Anyway, this short is also the one I'm looking at incorporating for one of the 2nd semester modules in my course titled "Write Fiction 1 (Short Story)" which is all about writing the short story--obviously.
Assignment 1 of the module was to rewrite a short story they provided in a different POV. I've done the first draft of that. Assignment 2 was coming up with an outline for the short story using a table they provide you with. I'll see if I can get a scan of the suggested table formula and host it on the website. I've done the first draft of this as well. Assignment 3 is doing a "get to know your main character" type of thing. I've now done the first draft of this as well. On top of that, I've done a huge amount of background reading so I know the people, the political arena and the type of environment. I have a pretty good story mapped out.
Now I just have to be able to write it. If it all comes together as I see it in my head, then it may just be the type of story Potters Field is looking for as well.
One last thing. I would be remiss if I didn't mention this story was inspired by "Dur Wulf" by Tim Curran. I read it in Dark Animus Issue 10/11 as a review for HorrorScope. An excellent story that got me thinking. So there you have it, reading widely and often, is good for your writing.
Have at it.
Good luck with your writing.
How rude! Fancy work invading on my writing time. Yesterday, we had a major malfunction within the system. I run two networks for and one of them gave up the ghost. I have suspicions that someone has been tampering but there's no real way to prove it.
So I received the phone call on my way to work yesterday morning and stayed there till late last night repairing, cursing and eventually rebuilding the whole environment.
The overtime will be nice but I'd rather have been at home.
It is also the reason I didn't blog yesterday - sorry about that.
Today, I've finished repairing all the lose ends apart from the documentation - that can wait till next week. It's Friday after all!
I've managed to do two quick crits and a read through of another piece for TPN team members so the day hasn't been a total bust. I'm looking forward to working on my new short later tonight and some more reading of my next module in regards to short story writing that I'm going to use it for.
That's about it for now.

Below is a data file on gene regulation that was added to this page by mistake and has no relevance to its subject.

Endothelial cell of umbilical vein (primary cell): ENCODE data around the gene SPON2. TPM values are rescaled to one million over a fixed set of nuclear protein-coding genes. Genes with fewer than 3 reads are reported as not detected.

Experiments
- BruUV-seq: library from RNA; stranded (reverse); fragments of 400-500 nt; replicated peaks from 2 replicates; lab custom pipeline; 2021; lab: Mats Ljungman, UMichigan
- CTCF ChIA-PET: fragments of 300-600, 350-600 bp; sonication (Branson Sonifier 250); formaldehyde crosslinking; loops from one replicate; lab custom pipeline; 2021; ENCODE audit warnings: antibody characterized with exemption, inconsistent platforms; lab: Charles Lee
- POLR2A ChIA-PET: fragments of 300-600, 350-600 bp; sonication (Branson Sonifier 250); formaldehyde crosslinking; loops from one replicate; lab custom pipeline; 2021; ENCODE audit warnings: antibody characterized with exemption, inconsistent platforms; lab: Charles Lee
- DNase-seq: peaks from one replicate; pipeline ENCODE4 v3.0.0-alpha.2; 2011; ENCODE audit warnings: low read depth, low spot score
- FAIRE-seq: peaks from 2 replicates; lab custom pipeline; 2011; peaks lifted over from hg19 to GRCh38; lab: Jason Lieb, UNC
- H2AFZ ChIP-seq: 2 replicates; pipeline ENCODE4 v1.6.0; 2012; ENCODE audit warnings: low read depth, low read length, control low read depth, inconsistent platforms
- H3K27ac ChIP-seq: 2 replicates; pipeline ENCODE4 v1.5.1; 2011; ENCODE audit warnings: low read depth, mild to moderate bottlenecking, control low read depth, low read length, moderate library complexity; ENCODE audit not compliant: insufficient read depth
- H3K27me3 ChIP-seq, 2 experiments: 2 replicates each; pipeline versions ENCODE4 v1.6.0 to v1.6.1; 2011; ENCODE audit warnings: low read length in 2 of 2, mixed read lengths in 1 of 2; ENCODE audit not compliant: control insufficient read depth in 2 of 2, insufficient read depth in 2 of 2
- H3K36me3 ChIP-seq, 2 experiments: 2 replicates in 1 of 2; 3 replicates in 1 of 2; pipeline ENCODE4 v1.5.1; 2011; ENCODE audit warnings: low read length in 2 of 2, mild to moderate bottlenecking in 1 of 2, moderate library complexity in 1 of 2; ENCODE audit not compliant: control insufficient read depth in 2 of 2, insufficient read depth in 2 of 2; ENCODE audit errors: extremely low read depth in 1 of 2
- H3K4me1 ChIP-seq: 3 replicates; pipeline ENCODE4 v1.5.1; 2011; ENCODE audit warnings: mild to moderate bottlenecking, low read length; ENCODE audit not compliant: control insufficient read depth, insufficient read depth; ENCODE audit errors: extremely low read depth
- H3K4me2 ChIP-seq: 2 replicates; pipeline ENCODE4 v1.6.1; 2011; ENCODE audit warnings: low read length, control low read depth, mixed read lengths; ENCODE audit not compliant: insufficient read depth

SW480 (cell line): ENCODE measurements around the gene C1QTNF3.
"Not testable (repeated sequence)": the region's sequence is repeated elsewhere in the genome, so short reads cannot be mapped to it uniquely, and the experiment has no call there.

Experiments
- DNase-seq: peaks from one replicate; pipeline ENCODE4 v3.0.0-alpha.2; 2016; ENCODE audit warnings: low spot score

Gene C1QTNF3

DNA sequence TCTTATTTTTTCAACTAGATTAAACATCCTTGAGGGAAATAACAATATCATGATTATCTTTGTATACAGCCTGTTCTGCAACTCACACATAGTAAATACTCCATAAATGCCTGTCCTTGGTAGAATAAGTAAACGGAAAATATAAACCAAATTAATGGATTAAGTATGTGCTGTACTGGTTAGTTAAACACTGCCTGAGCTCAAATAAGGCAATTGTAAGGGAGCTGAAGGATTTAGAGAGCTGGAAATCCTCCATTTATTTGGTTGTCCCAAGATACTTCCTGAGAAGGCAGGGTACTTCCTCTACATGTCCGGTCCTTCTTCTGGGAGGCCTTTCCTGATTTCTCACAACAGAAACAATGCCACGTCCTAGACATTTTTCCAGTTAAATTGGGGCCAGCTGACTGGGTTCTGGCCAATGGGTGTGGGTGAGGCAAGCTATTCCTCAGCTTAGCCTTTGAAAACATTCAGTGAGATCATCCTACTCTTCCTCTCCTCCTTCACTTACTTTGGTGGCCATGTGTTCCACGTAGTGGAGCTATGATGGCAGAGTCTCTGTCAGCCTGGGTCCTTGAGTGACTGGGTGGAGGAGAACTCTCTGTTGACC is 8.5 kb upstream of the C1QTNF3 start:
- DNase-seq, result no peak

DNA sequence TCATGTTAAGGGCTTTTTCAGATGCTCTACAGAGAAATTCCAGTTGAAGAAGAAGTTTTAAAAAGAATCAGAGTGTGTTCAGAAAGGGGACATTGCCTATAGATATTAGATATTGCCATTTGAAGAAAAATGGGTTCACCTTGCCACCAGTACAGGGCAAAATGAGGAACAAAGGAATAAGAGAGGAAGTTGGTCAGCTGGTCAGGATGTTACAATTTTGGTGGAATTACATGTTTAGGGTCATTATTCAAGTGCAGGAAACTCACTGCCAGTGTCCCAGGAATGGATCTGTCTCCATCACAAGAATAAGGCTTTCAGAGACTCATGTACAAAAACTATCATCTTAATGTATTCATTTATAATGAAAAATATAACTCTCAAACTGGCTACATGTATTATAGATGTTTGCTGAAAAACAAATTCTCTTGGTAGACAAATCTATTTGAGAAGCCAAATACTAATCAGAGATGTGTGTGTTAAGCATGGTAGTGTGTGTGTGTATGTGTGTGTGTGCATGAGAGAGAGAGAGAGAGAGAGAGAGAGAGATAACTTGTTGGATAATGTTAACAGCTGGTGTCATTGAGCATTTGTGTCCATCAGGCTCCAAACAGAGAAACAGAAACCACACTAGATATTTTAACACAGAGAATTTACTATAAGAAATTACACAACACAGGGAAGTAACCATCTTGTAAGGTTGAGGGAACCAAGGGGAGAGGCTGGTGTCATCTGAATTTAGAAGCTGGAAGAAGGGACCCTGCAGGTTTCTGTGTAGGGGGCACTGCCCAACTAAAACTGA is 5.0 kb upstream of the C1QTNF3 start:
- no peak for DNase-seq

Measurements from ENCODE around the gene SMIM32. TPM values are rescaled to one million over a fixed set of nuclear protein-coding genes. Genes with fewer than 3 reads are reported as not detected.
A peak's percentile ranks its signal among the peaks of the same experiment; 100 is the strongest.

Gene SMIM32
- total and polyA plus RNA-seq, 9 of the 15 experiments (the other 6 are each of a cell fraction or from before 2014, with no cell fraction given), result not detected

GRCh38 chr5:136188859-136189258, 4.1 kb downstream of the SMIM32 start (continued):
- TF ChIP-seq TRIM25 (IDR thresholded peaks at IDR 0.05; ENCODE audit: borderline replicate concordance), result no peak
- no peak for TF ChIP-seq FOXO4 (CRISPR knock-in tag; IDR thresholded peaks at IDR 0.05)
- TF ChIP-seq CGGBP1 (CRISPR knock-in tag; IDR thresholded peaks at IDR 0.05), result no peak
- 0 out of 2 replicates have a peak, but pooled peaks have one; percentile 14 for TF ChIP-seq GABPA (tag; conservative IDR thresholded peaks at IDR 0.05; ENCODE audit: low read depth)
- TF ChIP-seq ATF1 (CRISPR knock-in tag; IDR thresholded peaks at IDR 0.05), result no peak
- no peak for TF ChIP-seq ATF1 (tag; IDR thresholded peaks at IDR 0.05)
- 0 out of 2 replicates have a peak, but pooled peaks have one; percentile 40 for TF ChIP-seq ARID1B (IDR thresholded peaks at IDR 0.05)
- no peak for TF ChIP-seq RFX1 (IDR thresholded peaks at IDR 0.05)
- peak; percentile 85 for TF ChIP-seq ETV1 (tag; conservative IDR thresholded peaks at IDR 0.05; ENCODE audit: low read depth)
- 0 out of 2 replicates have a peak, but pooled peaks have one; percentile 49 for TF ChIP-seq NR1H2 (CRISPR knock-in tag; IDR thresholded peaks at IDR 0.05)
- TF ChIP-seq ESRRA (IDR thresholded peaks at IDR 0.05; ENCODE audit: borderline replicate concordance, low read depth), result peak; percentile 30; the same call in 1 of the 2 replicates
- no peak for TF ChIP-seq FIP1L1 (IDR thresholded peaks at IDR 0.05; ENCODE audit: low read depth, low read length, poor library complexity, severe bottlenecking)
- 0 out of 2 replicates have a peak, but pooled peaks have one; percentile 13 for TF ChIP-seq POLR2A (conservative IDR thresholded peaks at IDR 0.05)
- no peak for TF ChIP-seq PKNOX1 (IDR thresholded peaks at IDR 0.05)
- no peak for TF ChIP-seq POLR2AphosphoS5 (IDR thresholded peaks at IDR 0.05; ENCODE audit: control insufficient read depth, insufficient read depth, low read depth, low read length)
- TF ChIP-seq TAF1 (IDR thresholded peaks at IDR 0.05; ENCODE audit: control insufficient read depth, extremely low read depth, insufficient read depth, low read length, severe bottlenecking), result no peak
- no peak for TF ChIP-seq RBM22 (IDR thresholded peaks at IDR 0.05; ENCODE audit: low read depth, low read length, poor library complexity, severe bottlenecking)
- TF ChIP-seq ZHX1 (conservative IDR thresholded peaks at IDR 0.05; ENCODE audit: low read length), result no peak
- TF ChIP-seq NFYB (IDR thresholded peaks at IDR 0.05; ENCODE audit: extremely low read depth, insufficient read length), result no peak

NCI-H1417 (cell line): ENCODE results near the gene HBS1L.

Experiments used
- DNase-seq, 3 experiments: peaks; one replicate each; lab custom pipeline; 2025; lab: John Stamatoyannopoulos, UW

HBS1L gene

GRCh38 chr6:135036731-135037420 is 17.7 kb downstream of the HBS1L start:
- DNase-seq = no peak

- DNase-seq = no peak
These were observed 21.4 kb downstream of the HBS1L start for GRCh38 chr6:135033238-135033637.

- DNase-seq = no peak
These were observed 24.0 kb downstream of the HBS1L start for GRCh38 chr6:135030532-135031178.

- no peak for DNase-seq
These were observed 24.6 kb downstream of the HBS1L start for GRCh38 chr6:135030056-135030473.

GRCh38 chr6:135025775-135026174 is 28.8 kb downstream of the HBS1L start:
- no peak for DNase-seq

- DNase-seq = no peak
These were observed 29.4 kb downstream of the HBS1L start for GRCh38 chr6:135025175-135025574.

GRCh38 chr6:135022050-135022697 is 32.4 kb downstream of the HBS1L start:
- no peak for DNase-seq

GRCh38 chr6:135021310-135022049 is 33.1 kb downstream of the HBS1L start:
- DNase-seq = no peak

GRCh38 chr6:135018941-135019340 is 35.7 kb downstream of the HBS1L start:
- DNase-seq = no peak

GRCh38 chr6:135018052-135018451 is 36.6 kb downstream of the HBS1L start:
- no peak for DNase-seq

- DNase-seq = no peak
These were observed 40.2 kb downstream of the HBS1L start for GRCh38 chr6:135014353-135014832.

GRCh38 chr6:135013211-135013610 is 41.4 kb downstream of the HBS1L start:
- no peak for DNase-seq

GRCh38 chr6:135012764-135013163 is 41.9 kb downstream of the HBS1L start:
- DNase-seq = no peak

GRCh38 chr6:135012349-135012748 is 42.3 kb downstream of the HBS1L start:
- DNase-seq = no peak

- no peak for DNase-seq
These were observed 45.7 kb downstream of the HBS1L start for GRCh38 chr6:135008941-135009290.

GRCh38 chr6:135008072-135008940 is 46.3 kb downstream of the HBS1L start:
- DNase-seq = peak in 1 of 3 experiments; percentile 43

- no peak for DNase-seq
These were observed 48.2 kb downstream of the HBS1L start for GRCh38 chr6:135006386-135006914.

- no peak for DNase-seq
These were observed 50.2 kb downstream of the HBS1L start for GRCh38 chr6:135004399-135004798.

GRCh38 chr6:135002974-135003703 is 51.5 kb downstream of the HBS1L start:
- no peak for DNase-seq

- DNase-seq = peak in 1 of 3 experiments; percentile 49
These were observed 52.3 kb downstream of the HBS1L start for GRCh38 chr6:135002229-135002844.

Write at you later.
Wednesday, June 25, 2008
Monday night, I was in hospital hooked up to an ECG machine. I had terrible chest pains but no idea why. All the tests came back negative so the medicos have no idea why either. Tuesday I spent at home relaxing and recouperating while all sorts of dramas unfolded within my crit group.
One member has now left and two others have promised to try harder. It has definitely opened up the forum for discussion and shaken things up a little. Strangely, I've still only seen work posted by myself and one other, the same culprits who post every week. System Failure has been up there for three days now and I haven't had any crits yet. Plenty of shake up and talk but still no action yet.
Found a possible new market that ties in well with my module on writing a short story, so I'm intending on structuring it around that. I have a couple of ideas for the premise, new ideas so that's exciting. I wrote the first 1000 words of it tonight before reading and writing the first draft of one of my next assignments. The second semester hasn't started yet and I've already drafted the first two assignments--cool!
Anyway, I wrote the first 1000 words of my new short story and then went to pickup the lad from footy training. As I sat in the car waiting for him, I picked a number of holes in what I'd already written and have now decided on a different setting and a different trope to use. All good stuff. I'm going to seriously work on setting in this story. I can do action and I can do dialogue, but a few people have mentioned I need work on setting. So in this story, I'll work on setting.
Still no return of my final two assignments for module 2 from semester 1. Last time there was this big a delay on my grade, it wasn't a pleasant surprise. Lets hope history doesn't repeat.